Our inspiration to show the work here at Ryerson, with the support of Don Snyder and this department, was a foreshadowing of the announcement at the World Aids Conference in Toronto that seventy-five percent of people infected with HIV in some countries are also sick with life-threatening TB. Stephen Lewis, the United Nations Special Envoy for AIDS in Africa, went on to say that "Governments and the international community must recognize that they've got on their hands two simultaneous and interrelated catastrophes. And that is true worldwide, wherever the two interact. So, we must confront both together. We need more resources, we need more diagnostics, we need better drugs, and we need the HIV and TB components working together."
PHOTOS 11A, B, C,
I have with me some images from the TB hospitals of the soldiers who contracted TB during WWI around 1921. So you can see how well they were treated in convalescence — rest and air on the porches, good food, and psychological caring —- all for the improvement of the immune system. Still, not all survived, as there were not yet antibiotics.
PHOTOS 11D, E, F
Later, in the late 1940s, still before antibiotics, a promotional photo-essay was made about how the government social workers searched for and assisted people who might be infected, to help prevent the spread of TB to the larger population.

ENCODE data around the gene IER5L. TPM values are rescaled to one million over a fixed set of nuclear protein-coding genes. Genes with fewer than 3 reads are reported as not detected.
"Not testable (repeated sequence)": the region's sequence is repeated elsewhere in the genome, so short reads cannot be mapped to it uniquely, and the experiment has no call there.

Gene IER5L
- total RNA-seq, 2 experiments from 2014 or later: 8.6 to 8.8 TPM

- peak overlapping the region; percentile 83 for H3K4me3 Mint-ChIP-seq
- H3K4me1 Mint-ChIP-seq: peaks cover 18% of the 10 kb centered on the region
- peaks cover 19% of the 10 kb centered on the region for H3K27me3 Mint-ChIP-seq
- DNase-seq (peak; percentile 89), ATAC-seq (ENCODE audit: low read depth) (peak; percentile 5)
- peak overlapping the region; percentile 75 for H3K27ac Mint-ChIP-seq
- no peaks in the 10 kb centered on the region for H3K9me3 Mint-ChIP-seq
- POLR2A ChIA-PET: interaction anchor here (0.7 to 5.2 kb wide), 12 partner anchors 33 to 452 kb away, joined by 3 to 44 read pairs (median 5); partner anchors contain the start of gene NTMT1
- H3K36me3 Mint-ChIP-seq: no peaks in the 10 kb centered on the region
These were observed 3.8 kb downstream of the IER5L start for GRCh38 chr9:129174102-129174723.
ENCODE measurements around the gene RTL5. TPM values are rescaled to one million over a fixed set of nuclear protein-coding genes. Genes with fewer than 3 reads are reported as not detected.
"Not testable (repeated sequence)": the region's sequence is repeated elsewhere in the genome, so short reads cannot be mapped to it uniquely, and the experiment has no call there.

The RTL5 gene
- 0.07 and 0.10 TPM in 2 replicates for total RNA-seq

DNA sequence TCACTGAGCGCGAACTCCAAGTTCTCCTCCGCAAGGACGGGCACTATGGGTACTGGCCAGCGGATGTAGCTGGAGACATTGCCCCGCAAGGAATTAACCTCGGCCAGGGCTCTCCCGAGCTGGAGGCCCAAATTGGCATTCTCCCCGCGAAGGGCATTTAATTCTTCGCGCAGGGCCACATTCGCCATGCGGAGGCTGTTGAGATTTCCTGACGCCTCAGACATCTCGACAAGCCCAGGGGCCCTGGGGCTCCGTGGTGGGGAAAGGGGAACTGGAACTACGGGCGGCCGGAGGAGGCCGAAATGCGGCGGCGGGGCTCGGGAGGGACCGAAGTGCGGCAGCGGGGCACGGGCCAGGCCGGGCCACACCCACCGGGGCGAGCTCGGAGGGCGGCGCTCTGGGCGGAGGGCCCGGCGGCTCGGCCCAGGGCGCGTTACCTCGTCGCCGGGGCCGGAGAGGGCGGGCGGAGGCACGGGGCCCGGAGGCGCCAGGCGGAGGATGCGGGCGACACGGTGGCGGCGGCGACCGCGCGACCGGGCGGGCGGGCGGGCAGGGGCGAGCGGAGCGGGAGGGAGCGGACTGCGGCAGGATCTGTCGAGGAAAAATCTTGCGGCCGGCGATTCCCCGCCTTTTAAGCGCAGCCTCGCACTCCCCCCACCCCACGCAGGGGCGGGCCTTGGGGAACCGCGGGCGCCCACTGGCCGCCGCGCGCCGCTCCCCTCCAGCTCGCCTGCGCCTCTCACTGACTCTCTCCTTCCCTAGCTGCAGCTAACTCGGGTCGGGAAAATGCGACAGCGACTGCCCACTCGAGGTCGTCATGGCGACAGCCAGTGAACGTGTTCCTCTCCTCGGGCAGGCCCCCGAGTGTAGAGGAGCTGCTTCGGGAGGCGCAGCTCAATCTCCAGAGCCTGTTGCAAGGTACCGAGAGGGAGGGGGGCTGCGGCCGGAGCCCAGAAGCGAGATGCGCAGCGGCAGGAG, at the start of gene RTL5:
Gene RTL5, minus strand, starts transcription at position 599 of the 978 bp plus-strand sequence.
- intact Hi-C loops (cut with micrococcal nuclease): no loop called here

Today we have life-saving drugs for TB, yet the poor have little financial access to these antibiotics. The sick living in poverty do not have the regular meals and care needed to endure the demands of taking scheduled medication. How can we offer this kind of shelter to the poor? What daily lifestyle is being provided to the 12 million children without parents due to AIDS and TB in Africa? Stigma has shifted, including now the shame of being HIV-infected along with having a disease of the disenfranchised.
The mass media have provided world coverage of an increasing number of photo essays by photographers on the subject of the AIDS crisis. We've seen projects on HIV and prostitution that bring awareness and support.
PHOTOS 13, 13A
In 2003 a major compilation book, film and exhibition, Pandemic AIDS, was opened at the Museum of Contemporary Art, Barcelona and the Museum of Art in Pretoria, South Africa. It traveled to the UN last year for World Wide AIDS Day.
PHOTOS 14A, B
This is the cover and one of the pages of the book. There are 124 works by 100 international artists, including myself, representing fifty countries. The exhibition not only illuminated the struggle against the epidemic, the tragedies and triumphs, but it also revealed the range of responses to a disease that has thoroughly altered the way we look at life, the body, and personal relationships. The project provided sustenance in the face of tragedy, but was too short-lived. There are so many more cities and venues that would have benefited from its dialogue; but it has already finished its travel due to lack of funding.
To support AIDS awareness, photographers can make a difference by making available prints to raise money through AIDS auctions for charity. I have donated many of these images, and also provide free picture-rights usage to certain media to publish on the topic.
When one can pinpoint the most appropriate image that crosses with the culture's needs, there is an expanded chance for publication.